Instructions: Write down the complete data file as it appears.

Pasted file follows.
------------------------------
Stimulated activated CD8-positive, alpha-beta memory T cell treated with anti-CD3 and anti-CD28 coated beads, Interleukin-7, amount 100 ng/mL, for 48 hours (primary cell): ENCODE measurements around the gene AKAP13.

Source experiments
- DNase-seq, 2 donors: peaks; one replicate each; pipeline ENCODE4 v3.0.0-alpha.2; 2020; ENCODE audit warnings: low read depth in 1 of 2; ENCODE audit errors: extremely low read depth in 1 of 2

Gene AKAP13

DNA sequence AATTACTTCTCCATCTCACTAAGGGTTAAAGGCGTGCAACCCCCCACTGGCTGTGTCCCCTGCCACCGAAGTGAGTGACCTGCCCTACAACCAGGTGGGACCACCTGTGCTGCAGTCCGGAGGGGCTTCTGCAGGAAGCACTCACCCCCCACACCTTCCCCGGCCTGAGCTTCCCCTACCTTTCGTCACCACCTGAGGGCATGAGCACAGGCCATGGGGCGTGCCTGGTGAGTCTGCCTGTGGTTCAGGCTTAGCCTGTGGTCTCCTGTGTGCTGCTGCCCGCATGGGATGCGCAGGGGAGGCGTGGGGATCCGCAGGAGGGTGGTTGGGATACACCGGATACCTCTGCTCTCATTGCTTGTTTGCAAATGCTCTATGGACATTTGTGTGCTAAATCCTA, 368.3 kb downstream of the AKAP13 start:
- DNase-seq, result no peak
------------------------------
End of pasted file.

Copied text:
Stimulated activated CD8-positive, alpha-beta memory T cell treated with anti-CD3 and anti-CD28 coated beads, Interleukin-7, amount 100 ng/mL, for 48 hours (primary cell): ENCODE measurements around the gene AKAP13.

Source experiments
- DNase-seq, 2 donors: peaks; one replicate each; pipeline ENCODE4 v3.0.0-alpha.2; 2020; ENCODE audit warnings: low read depth in 1 of 2; ENCODE audit errors: extremely low read depth in 1 of 2

Gene AKAP13

DNA sequence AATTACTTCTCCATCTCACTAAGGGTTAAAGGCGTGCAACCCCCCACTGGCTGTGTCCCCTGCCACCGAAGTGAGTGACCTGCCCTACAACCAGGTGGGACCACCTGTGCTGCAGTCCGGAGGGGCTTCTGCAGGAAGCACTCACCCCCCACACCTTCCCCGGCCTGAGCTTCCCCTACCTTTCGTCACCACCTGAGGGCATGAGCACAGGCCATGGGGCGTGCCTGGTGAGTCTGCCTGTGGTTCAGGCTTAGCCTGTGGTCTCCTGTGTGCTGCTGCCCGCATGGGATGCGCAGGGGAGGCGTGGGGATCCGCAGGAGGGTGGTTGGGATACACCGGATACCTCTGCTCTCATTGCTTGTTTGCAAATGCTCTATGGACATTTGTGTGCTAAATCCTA, 368.3 kb downstream of the AKAP13 start:
- DNase-seq, result no peak